What is the first thing you look at on a Guaranteed Analysis when shopping for pet food? Odds are your answer is protein. There’s protein bars, protein powders, protein supplements—the list goes on and on, but what exactly does protein do and why is it significant to our fur baby’s health and longevity?
Made up of building blocks called amino acids, protein is found in your skin, muscles, bones, pretty much everywhere in your body. Let’s just say Nicholas Cage would not have a hard time finding this treasure since it is virtually in every body part or tissue. One of the key importance’s when formulating canine and feline diets is understanding that not all proteins are equivalent. This is where essential amino acids come into play- arginine, histidine, isoleucine, leucine, lysine, methionine, phenylalanine, threonine, tryptophan, and valine. Cats are obligate carnivores and have an additional essential amino acid, taurine, which is found in especially high quantities in red meat and poultry. Because of this, it is important to feed your pup or kitten high quality, lean proteins to ensure their health demands are met.
Protein has a key role in several bodily functions, from building and repairing muscles and tissues to supporting skin and coat health. This macronutrient is also at work where you can’t see it, combating diseases and creating natural chemicals and hormones your body needs for regulation. Protein is particularly important in growth, reproduction, and lactation stages of life. Without enough protein, your pup will never be able to jump the fence after the mail man, and your kitten won’t be able to stay awake to run through your halls at 3 in the morning.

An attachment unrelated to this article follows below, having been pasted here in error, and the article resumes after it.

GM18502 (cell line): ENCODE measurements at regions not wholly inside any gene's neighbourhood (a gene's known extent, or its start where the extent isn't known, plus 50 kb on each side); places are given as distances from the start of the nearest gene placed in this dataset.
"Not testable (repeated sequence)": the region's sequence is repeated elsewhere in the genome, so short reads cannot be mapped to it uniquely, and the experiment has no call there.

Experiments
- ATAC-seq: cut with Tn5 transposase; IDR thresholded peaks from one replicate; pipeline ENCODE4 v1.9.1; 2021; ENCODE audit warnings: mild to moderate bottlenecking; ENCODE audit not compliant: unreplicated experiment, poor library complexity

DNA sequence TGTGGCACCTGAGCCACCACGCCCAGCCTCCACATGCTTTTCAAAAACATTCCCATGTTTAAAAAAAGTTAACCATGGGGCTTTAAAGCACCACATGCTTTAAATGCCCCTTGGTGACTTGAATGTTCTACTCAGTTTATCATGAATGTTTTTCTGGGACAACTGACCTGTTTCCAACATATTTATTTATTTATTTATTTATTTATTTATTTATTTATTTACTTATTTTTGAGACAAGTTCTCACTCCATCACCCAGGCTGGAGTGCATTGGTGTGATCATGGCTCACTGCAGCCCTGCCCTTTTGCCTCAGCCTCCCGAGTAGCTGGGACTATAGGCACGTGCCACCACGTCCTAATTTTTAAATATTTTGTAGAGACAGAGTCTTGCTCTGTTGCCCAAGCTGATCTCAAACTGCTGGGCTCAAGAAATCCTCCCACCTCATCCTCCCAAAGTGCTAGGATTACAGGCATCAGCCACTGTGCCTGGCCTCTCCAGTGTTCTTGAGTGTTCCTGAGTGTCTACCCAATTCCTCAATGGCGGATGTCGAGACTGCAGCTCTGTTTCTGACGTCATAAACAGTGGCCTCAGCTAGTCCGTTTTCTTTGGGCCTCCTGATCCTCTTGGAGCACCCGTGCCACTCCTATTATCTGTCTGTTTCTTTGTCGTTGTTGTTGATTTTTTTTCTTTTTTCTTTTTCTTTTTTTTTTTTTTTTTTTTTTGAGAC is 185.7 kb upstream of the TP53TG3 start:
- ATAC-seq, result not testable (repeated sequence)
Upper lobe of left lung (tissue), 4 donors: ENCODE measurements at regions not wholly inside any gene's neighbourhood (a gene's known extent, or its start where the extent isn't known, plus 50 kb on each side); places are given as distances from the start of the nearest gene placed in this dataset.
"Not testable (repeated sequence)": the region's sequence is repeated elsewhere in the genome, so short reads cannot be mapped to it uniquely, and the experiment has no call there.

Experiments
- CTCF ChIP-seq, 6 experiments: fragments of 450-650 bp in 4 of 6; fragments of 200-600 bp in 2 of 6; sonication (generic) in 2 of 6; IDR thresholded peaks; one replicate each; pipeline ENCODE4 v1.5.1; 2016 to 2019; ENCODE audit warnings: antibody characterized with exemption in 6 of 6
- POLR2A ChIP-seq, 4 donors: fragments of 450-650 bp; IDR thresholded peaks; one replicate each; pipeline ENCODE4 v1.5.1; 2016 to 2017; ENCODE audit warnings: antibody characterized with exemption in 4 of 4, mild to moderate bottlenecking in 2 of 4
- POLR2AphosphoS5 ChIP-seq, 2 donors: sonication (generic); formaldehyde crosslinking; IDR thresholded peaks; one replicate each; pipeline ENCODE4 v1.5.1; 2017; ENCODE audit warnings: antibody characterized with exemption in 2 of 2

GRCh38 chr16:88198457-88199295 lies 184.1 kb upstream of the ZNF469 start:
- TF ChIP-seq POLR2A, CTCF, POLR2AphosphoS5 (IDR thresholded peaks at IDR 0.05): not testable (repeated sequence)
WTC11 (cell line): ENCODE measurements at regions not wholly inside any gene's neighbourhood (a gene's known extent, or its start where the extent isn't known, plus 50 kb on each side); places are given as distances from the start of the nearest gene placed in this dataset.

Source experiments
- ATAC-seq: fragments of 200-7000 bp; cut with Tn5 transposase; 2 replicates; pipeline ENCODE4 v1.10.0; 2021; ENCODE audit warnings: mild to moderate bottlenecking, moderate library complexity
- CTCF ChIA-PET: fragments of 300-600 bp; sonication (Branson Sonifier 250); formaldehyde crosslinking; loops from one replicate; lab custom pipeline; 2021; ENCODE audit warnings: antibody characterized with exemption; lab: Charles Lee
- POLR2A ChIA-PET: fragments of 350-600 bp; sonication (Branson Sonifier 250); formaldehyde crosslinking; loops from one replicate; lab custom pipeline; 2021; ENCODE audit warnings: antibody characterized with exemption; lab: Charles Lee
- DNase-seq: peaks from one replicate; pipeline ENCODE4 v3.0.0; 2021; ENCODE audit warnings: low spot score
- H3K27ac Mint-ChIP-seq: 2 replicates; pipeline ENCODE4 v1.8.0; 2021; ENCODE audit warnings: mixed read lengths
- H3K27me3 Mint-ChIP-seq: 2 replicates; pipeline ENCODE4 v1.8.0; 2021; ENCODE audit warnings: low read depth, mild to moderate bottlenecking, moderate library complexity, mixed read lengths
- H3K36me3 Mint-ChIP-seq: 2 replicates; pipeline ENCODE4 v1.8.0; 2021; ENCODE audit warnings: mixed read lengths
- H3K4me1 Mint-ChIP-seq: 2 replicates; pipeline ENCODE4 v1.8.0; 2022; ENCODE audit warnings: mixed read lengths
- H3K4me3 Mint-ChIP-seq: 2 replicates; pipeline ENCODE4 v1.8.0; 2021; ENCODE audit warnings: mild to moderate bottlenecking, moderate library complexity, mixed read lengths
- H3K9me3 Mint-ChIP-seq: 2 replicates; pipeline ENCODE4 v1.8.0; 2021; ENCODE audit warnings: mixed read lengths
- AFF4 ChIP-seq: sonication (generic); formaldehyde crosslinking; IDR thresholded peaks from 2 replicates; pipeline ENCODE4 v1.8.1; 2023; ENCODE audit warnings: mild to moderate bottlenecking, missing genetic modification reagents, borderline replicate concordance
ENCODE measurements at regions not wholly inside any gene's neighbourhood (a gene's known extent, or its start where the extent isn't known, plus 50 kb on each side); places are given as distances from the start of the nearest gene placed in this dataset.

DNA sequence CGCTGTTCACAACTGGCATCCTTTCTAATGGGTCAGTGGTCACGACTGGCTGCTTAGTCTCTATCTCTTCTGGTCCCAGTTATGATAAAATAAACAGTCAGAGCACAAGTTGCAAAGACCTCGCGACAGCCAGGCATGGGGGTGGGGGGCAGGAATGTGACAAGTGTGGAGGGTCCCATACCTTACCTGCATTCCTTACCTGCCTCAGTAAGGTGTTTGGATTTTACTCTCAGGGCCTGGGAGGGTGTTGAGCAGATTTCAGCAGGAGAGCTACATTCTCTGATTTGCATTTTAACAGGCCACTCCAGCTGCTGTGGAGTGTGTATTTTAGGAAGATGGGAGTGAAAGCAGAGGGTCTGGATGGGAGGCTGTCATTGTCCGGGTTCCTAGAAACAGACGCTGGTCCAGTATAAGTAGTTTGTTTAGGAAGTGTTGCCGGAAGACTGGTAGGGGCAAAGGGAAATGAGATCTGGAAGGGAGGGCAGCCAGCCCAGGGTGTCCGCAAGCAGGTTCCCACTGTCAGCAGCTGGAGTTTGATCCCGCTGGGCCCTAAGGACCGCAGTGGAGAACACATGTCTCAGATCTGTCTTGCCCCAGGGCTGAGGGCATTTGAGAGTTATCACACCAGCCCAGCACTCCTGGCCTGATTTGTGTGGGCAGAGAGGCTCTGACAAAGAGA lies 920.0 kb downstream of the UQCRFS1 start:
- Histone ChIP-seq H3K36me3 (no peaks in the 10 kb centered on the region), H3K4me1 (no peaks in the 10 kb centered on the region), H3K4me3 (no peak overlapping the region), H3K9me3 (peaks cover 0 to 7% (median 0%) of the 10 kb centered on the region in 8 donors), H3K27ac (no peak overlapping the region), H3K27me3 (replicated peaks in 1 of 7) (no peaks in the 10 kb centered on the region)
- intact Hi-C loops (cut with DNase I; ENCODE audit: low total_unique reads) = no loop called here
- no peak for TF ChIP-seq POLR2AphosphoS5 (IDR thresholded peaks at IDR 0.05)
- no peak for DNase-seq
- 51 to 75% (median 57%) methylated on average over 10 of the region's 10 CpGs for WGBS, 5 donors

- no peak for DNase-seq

Higher protein diets are a perfect option for those over achievers out there, the ones who believe the early dog gets the bone and late night mouse hunters. These high protein diets, such as our Indigo Moon and Barking at the Moon recipes deliver high quality, lean protein to increase stamina, bodily functions, and replenish that never-ending energy tank your Jack Russel wants to remind you of the second you pour that much needed glass of antioxidants.
Unfortunately, your mom was right. Too much of a good thing, is a bad thing. As beneficial as protein is to your fur baby, you do not want to feed excess amounts. Excess protein is excreted via urine, and can lead to urinary stones if there is too much. This is most concerning with fixed male cats, which is why we recommend plenty water and a diet with moderate protein such as Winged Tiger. Speaking of health concerns (and to end on a high note) high protein/low carbohydrate diets can be beneficial to cats and dogs with diabetic concerns.
As always, if you have any questions about how much protein you should be feeding your fur baby, we are here to help sort through options with you.